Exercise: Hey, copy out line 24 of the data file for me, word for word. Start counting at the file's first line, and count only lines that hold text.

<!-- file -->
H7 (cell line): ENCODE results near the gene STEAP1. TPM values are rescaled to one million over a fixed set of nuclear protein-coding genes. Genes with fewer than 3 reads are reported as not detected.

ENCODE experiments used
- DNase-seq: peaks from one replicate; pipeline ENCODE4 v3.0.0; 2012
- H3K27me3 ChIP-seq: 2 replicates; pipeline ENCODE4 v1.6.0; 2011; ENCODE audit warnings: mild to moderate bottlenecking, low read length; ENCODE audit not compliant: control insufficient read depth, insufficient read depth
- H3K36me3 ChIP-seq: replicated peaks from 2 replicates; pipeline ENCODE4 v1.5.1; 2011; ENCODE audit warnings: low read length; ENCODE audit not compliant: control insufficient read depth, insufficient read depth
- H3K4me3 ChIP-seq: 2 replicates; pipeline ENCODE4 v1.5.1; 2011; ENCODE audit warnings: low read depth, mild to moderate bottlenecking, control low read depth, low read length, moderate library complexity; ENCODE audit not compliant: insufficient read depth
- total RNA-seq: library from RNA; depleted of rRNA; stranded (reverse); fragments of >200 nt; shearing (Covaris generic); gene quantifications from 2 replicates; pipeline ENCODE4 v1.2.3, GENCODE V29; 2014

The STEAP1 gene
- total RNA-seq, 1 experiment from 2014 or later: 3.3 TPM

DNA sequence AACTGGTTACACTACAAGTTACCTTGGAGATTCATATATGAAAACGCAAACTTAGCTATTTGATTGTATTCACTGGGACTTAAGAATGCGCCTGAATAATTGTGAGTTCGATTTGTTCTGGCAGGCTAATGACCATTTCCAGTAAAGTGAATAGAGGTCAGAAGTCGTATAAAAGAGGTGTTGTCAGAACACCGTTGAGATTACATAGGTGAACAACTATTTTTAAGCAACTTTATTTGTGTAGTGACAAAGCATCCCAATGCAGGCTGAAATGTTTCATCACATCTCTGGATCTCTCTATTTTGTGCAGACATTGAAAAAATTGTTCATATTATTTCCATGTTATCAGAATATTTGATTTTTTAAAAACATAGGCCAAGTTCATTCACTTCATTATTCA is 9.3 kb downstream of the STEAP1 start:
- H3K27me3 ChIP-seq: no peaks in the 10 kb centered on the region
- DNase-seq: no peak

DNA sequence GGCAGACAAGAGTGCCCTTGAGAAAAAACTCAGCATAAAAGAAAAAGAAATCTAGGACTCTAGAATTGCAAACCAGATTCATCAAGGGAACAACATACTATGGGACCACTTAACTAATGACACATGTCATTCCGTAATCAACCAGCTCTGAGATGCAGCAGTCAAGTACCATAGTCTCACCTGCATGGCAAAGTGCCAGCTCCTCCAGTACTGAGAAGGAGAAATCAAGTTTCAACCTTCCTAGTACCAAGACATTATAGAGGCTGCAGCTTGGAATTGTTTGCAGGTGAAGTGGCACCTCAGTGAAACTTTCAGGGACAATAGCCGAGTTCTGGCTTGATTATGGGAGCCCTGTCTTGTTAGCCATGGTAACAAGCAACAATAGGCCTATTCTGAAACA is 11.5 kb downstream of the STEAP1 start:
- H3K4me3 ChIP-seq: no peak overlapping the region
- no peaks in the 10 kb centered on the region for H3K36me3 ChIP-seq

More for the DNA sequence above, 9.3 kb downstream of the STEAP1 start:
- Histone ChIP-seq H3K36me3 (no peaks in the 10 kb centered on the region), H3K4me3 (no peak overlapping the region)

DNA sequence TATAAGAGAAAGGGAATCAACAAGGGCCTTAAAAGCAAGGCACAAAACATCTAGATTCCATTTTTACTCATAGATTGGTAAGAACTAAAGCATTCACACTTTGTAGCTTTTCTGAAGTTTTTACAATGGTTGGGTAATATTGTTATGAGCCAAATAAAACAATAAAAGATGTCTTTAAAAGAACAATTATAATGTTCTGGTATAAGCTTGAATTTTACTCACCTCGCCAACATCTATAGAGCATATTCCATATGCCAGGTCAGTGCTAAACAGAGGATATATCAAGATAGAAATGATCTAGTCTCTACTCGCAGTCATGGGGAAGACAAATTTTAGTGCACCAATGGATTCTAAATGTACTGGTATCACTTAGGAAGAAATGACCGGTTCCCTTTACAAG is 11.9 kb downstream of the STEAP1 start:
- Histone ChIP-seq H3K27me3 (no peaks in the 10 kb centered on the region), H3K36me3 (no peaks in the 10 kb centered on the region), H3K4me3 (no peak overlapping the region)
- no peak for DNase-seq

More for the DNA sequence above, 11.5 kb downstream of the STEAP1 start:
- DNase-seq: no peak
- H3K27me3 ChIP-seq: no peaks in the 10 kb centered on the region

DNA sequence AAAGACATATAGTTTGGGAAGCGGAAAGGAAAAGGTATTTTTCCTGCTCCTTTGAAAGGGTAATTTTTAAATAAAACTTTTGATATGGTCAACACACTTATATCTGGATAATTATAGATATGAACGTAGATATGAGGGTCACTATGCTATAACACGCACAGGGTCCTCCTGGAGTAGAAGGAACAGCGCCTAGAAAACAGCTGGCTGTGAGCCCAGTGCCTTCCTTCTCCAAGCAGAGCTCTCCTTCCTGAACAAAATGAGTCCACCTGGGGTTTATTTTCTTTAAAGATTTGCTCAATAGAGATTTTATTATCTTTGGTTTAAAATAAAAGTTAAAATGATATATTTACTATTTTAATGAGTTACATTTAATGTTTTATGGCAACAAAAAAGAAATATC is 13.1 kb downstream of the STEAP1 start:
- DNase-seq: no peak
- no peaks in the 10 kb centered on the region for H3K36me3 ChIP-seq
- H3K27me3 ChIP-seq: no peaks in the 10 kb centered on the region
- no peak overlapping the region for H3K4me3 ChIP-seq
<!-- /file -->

DNA sequence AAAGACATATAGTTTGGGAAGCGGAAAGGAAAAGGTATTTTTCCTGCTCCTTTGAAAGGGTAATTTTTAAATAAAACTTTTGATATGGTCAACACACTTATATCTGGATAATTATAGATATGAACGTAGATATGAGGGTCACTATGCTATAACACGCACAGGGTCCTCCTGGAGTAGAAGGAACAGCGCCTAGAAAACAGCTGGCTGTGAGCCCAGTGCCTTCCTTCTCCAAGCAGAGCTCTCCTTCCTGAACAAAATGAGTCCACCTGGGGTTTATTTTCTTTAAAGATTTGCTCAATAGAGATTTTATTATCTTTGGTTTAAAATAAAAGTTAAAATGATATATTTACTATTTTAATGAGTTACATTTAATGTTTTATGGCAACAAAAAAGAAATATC is 13.1 kb downstream of the STEAP1 start: